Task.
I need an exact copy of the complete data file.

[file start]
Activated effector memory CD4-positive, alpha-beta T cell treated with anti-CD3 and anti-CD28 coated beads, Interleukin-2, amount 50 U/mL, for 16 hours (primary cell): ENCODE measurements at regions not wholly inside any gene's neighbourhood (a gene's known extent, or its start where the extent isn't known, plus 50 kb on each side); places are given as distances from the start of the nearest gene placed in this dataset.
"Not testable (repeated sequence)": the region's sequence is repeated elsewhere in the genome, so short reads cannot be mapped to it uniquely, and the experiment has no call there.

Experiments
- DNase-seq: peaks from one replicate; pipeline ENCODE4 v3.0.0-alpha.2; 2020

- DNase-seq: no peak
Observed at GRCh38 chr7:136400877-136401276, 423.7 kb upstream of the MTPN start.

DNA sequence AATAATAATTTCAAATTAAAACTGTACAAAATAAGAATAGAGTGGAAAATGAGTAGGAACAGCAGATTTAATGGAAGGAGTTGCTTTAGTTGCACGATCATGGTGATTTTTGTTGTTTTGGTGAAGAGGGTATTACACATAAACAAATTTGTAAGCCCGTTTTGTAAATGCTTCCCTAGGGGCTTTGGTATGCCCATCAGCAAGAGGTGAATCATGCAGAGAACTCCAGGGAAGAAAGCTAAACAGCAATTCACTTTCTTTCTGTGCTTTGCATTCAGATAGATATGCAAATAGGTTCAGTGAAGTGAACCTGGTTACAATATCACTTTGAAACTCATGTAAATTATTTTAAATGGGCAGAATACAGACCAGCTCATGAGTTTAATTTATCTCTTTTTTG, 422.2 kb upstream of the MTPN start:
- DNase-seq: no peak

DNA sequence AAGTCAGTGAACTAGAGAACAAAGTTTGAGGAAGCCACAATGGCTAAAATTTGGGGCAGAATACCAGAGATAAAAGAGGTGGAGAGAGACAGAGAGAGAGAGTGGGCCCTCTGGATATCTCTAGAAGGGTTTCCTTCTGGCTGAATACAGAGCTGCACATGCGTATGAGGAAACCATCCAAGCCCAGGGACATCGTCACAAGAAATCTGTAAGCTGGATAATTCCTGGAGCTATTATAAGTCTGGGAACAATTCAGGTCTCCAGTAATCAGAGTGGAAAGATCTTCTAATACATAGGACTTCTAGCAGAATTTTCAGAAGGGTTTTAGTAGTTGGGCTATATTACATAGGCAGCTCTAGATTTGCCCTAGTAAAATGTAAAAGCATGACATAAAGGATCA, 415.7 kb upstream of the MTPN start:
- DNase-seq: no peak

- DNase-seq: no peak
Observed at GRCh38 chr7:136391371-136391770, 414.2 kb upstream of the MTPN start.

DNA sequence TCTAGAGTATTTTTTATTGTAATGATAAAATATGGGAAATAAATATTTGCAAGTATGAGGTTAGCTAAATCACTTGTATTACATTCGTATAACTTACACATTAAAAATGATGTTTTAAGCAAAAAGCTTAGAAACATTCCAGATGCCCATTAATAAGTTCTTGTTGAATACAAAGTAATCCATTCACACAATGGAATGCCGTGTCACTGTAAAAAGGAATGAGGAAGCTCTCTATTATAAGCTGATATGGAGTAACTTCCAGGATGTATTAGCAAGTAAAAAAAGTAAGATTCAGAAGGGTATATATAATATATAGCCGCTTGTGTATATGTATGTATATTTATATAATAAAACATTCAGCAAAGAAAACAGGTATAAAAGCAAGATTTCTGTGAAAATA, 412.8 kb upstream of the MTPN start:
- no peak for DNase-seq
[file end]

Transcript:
Activated effector memory CD4-positive, alpha-beta T cell treated with anti-CD3 and anti-CD28 coated beads, Interleukin-2, amount 50 U/mL, for 16 hours (primary cell): ENCODE measurements at regions not wholly inside any gene's neighbourhood (a gene's known extent, or its start where the extent isn't known, plus 50 kb on each side); places are given as distances from the start of the nearest gene placed in this dataset.
"Not testable (repeated sequence)": the region's sequence is repeated elsewhere in the genome, so short reads cannot be mapped to it uniquely, and the experiment has no call there.

Experiments
- DNase-seq: peaks from one replicate; pipeline ENCODE4 v3.0.0-alpha.2; 2020

- DNase-seq: no peak
Observed at GRCh38 chr7:136400877-136401276, 423.7 kb upstream of the MTPN start.

DNA sequence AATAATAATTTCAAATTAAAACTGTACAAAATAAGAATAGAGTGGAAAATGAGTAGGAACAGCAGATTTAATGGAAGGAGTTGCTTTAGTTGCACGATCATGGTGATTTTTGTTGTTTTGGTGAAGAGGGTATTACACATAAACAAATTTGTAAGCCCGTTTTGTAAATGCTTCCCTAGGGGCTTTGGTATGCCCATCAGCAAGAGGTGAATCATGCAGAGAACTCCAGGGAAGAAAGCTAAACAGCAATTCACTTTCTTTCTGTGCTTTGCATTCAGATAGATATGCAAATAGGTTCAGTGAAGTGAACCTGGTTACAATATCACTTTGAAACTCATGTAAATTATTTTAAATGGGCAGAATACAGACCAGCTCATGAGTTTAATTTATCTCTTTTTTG, 422.2 kb upstream of the MTPN start:
- DNase-seq: no peak

DNA sequence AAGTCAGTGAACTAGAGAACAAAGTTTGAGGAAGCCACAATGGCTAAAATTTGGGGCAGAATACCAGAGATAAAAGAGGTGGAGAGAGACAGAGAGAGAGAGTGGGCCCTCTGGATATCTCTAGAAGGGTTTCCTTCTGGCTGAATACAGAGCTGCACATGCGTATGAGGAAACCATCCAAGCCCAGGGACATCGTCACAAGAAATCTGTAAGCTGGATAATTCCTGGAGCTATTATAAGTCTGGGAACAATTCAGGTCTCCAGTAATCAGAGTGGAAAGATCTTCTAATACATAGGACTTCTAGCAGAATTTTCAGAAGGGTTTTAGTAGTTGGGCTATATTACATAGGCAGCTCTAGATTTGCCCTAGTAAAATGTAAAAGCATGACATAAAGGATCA, 415.7 kb upstream of the MTPN start:
- DNase-seq: no peak

- DNase-seq: no peak
Observed at GRCh38 chr7:136391371-136391770, 414.2 kb upstream of the MTPN start.

DNA sequence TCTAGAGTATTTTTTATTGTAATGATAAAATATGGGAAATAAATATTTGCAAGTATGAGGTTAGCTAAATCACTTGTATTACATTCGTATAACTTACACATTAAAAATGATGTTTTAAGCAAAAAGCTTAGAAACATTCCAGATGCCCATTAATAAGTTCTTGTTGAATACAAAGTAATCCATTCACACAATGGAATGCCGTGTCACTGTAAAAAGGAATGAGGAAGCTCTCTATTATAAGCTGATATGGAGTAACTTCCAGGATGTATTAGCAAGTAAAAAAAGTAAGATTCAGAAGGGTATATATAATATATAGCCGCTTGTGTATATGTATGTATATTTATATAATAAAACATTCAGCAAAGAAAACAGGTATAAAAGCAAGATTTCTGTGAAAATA, 412.8 kb upstream of the MTPN start:
- no peak for DNase-seq